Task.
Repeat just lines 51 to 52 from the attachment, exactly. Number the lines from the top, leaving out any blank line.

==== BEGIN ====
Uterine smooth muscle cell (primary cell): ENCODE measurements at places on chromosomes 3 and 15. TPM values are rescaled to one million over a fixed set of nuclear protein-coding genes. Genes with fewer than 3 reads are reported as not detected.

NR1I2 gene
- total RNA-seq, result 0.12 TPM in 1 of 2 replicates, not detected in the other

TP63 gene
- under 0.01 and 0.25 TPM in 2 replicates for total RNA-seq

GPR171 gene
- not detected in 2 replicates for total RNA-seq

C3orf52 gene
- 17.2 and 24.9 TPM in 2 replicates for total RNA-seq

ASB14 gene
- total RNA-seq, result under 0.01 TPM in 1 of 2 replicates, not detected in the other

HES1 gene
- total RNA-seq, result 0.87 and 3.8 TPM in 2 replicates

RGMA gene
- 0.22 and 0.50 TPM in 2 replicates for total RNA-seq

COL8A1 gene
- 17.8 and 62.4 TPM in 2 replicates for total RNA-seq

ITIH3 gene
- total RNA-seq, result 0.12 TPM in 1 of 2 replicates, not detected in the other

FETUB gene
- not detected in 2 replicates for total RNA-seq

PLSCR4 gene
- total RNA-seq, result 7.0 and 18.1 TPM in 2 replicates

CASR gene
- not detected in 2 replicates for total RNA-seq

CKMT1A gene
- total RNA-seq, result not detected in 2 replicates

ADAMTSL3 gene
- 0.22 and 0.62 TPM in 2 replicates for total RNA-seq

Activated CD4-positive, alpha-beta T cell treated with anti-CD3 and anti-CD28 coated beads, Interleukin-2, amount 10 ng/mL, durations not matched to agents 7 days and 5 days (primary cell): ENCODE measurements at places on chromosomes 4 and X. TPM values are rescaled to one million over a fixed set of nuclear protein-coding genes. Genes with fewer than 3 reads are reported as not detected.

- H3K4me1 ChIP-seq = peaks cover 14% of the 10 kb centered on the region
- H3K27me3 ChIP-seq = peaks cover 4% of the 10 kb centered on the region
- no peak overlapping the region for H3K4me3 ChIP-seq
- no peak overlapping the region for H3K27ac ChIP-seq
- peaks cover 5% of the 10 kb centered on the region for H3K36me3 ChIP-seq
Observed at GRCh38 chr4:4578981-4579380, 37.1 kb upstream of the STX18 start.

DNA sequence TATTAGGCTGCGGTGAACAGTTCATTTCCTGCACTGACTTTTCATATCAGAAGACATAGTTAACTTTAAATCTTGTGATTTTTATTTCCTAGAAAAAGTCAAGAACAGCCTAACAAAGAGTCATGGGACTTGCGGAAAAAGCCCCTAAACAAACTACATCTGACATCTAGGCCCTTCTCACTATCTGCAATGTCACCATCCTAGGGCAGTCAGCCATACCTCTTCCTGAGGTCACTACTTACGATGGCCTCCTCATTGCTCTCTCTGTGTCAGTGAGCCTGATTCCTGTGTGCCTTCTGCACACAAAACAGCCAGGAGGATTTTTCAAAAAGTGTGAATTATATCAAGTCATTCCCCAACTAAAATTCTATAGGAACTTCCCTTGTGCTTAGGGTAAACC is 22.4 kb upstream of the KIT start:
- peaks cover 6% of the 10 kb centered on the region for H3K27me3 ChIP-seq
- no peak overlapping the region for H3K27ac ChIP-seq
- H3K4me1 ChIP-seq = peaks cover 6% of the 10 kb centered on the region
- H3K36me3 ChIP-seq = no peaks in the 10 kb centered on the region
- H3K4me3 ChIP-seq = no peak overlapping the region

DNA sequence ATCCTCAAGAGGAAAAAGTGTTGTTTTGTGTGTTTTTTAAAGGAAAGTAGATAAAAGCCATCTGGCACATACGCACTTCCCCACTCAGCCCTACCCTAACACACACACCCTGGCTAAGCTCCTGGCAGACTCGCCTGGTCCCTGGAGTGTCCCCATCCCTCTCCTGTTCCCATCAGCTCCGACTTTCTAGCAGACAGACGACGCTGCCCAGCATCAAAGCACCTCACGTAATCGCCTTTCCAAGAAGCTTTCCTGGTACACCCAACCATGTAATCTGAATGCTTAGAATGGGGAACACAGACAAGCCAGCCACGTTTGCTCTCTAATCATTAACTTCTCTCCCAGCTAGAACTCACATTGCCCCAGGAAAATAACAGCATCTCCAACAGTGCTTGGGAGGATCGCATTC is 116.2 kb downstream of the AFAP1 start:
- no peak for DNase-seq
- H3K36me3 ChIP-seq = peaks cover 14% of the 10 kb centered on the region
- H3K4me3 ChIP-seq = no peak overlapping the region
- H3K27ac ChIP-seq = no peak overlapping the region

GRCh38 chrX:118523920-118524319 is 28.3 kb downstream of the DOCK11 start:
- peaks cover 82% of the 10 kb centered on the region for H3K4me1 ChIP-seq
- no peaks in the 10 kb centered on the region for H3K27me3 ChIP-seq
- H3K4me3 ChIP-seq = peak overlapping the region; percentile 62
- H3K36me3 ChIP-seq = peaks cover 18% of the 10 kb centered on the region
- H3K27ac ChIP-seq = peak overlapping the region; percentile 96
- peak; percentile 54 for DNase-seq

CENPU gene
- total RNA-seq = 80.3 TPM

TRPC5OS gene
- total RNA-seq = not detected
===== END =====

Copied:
- H3K4me3 ChIP-seq = peak overlapping the region; percentile 62
- H3K36me3 ChIP-seq = peaks cover 18% of the 10 kb centered on the region